Living With Food Allergies

Is the Flu Vaccine Safe for People With Egg Allergy?

Yes. If you have a current or past egg allergy, you can get the flu (influenza) vaccine, even if you have had severe allergic reactions (anaphylaxis) to egg. The same is true for children.

The following organizations recommend getting the flu shot every year, even if you have an egg allergy:

  • Asthma and Allergy Foundation of America (AAFA)
  • Centers for Disease Control and Prevention (CDC)
  • American Academy of Pediatrics
  • American Academy of Allergy, Asthma, and Immunology (AAAAI)
  • American College of Allergy, Asthma, and Immunology (ACAAI)

You can get any flu vaccine, even if you have a history of mild or severe egg allergy. You can get the shot or nasal spray. You no longer need to be observed in a doctor’s office for 30 minutes after getting the vaccine if you have or had an egg allergy.

AAFA recommends the following:

  • Ages 6 months to 4 years should get the flu shot.
  • Ages 4 and older: If your asthma is under control with no symptoms, you can get the flu shot or the nasal spray vaccine.
  • Ages 4 and older: If you have recent asthma episodes or wheezing, get the flu shot.

Does the Flu Vaccine Contain Egg?

Most versions of the flu shot and nasal spray vaccines can contain a tiny amount of egg protein. But studies show that the amount is so small it is unlikely that you will have a severe allergic reactions to the vaccines if you have an egg allergy.

There are also two vaccines that are egg free:

The risk of complications from the flu are greater than the risk of reaction from the tiny amount of egg in the vaccine.

BOTTOM LINE: It is safe for ALL people with an egg allergy to receive a flu vaccine every year. This is true no matter how severe your egg allergy was in the past. This includes anaphylaxis (a severe allergic reaction) to egg.

People with egg allergy can get the flu vaccine #FightFlu

 

What Are the Current Guidelines for the 2021-2022 Flu Season?

Flu viruses change from year to year. So the flu vaccines change every year. Also, the CDC updates its guidelines each year. Below are the current guidelines:

  • Everyone 6 month and older should get a flu vaccine every year.
  • All flu vaccines (the shot and nasal spray) are designed to protect against four different flu viruses. This is called quadrivalent [kwa-dreh-VAY-lent].
  • Flucelvax Quadrivalent is now approved for people 2 years and older.
  • You can get the flu vaccine and COVID-19 vaccine at the same time.

The CDC makes the following recommendations for people with an egg allergy who get the flu vaccine:1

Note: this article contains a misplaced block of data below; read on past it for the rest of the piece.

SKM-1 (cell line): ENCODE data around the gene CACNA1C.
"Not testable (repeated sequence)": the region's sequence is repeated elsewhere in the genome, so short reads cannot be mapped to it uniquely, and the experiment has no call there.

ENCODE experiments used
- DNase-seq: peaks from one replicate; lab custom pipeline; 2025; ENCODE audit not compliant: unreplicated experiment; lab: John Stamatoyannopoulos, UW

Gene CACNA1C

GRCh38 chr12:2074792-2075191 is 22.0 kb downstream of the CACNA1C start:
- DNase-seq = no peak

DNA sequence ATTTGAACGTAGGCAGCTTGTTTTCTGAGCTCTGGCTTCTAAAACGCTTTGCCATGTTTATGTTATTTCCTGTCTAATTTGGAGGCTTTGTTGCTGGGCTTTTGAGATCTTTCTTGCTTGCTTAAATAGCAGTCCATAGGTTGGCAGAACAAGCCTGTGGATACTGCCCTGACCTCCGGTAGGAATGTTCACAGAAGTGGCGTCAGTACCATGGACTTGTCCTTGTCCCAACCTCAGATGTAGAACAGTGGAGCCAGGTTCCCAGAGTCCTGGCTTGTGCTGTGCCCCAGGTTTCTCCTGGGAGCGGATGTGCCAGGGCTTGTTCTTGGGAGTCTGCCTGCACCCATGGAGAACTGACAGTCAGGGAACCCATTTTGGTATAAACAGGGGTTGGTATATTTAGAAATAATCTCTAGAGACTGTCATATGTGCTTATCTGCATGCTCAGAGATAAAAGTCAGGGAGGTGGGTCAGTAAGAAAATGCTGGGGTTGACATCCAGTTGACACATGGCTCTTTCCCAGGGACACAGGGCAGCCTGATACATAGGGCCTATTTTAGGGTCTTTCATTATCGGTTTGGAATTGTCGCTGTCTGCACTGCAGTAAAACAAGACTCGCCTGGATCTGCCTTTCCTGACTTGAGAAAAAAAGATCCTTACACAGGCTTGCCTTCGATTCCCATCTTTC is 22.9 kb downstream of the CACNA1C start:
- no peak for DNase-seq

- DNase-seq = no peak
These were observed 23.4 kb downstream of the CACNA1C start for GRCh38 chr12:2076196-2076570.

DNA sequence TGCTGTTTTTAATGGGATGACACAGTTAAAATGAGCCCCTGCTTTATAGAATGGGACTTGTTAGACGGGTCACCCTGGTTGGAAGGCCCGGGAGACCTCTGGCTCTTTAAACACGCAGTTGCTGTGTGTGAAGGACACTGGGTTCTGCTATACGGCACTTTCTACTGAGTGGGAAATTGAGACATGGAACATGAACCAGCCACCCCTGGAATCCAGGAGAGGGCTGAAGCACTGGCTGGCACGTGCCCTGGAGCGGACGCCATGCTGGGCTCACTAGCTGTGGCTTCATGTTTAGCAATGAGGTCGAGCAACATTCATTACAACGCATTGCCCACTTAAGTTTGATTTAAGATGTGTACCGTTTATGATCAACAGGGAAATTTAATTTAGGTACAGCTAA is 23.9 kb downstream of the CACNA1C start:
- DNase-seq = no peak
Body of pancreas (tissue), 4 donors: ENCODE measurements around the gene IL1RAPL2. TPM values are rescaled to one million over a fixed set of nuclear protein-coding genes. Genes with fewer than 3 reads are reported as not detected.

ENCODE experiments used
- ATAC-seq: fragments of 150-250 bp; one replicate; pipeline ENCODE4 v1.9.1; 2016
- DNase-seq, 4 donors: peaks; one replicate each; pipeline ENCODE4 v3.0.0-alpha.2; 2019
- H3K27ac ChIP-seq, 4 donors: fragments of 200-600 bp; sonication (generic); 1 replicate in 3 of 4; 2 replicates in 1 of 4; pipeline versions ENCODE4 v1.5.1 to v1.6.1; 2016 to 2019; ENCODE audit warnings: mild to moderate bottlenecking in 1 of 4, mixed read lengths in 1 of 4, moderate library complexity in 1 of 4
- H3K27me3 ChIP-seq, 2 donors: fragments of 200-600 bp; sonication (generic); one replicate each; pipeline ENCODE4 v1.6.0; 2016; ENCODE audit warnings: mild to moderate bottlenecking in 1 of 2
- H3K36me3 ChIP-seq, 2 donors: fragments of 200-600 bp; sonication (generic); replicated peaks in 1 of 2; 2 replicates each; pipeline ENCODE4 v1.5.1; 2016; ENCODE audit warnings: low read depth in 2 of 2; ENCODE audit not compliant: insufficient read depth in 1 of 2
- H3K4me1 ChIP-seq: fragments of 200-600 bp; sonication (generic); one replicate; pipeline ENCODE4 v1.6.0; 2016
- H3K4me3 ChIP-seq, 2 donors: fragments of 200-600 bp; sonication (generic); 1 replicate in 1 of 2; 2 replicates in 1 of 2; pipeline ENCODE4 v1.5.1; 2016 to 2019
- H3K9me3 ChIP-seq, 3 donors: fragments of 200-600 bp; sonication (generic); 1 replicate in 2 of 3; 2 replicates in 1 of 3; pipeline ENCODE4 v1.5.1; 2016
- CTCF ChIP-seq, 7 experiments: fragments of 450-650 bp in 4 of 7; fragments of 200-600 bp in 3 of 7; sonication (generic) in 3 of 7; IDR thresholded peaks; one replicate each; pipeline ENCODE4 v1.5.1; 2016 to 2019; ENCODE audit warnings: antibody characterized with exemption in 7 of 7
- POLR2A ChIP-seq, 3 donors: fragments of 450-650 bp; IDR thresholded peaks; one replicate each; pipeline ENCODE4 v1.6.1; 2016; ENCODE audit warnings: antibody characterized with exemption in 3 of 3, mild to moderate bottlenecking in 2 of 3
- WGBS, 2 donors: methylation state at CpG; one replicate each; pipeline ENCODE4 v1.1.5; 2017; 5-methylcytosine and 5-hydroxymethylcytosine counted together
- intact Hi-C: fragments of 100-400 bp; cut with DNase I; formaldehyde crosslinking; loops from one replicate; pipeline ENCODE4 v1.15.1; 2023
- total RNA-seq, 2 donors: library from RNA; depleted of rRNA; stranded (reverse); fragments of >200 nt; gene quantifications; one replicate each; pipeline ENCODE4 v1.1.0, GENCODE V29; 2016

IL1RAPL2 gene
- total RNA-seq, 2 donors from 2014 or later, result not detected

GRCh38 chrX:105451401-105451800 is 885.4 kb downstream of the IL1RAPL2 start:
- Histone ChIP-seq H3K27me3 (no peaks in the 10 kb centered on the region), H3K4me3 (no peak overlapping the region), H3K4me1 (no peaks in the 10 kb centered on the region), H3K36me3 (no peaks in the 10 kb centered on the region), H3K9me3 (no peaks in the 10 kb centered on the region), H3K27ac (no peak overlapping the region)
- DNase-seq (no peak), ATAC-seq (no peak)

• Anyone who has only hives from egg can receive any licensed and recommended flu vaccine for their age and health status.
  • Anyone who has had a reaction to egg other than hives should get the flu shot in a medical facility from a health care provider who can recognize and treat a severe allergic reaction.
  • Anyone who has had a severe allergic reaction to the flu vaccine in the past should not get the flu vaccine.

The AAAAI and ACAAI state that the vaccine is safe to give in any setting. There is no special waiting time or other precautions.2

Why Is the Flu Vaccine Important?

The flu is a contagious respiratory illness caused by influenza viruses. It can cause mild to severe illness. Serious complications from the flu are possible, like pneumonia. It can also cause death in severe cases. The flu causes thousands of hospitalizations and deaths every year, including previously healthy children and adults. While the 2020-21 flu season was historically mild, this is not expected during the upcoming winter season.

It is possible to also get other illnesses such as COVID-19 or respiratory syncytial virus (RSV) at the same time as the flu and become very sick. Getting the flu vaccine can help reduce you or your child’s risk of severe illness from more than one respiratory infection.

Who Should Not Get a Flu Vaccine?

Talk to a board-certified allergist about the flu vaccine if your child has ever had a:

  • Life-threatening allergic reaction after a dose of flu vaccine
  • Severe allergy to any part of a flu vaccine 

If you or your child has an egg allergy and you are still concerned about getting the flu shot, talk with an allergist.

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Flu vaccine handout

 

Medical Review October 2021 by David Stukus, MD.

References

1. Centers for Disease Control and Prevention. (2020, September 22). Flu vaccine and people with egg allergies. Centers for Disease Control and Prevention. Retrieved October 14, 2021, from https://www.cdc.gov/flu/prevent/egg-allergies.htm#recommendations.

2. Greenhawt, M., Turner, P. J., & Kelso, J. M. (2018). Administration of influenza vaccines to egg allergic recipients: A practice parameter update 2017. Annals of Allergy, Asthma & Immunology, 120(1), 49–52. https://doi.org/10.1016/j.anai.2017.10.020

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